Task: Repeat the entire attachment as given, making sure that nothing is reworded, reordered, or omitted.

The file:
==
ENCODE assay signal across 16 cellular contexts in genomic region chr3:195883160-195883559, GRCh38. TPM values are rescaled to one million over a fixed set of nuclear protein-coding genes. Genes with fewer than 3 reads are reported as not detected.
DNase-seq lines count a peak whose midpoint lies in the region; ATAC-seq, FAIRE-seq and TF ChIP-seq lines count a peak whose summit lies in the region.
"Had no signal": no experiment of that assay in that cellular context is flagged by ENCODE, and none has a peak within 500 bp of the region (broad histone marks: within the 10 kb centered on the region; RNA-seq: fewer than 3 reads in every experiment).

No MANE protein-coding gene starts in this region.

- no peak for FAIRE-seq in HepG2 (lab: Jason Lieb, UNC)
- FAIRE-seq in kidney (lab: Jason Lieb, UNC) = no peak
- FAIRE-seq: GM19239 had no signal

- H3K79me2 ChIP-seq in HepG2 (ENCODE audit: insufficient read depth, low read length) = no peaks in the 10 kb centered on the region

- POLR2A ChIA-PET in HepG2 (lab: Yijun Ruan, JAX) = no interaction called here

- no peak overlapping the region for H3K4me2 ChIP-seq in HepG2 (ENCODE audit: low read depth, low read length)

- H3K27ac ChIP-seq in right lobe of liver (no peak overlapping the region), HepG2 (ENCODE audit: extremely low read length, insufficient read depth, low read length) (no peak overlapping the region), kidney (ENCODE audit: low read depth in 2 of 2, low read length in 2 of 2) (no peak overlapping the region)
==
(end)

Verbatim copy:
ENCODE assay signal across 16 cellular contexts in genomic region chr3:195883160-195883559, GRCh38. TPM values are rescaled to one million over a fixed set of nuclear protein-coding genes. Genes with fewer than 3 reads are reported as not detected.
DNase-seq lines count a peak whose midpoint lies in the region; ATAC-seq, FAIRE-seq and TF ChIP-seq lines count a peak whose summit lies in the region.
"Had no signal": no experiment of that assay in that cellular context is flagged by ENCODE, and none has a peak within 500 bp of the region (broad histone marks: within the 10 kb centered on the region; RNA-seq: fewer than 3 reads in every experiment).

No MANE protein-coding gene starts in this region.

- no peak for FAIRE-seq in HepG2 (lab: Jason Lieb, UNC)
- FAIRE-seq in kidney (lab: Jason Lieb, UNC) = no peak
- FAIRE-seq: GM19239 had no signal

- H3K79me2 ChIP-seq in HepG2 (ENCODE audit: insufficient read depth, low read length) = no peaks in the 10 kb centered on the region

- POLR2A ChIA-PET in HepG2 (lab: Yijun Ruan, JAX) = no interaction called here

- no peak overlapping the region for H3K4me2 ChIP-seq in HepG2 (ENCODE audit: low read depth, low read length)

- H3K27ac ChIP-seq in right lobe of liver (no peak overlapping the region), HepG2 (ENCODE audit: extremely low read length, insufficient read depth, low read length) (no peak overlapping the region), kidney (ENCODE audit: low read depth in 2 of 2, low read length in 2 of 2) (no peak overlapping the region)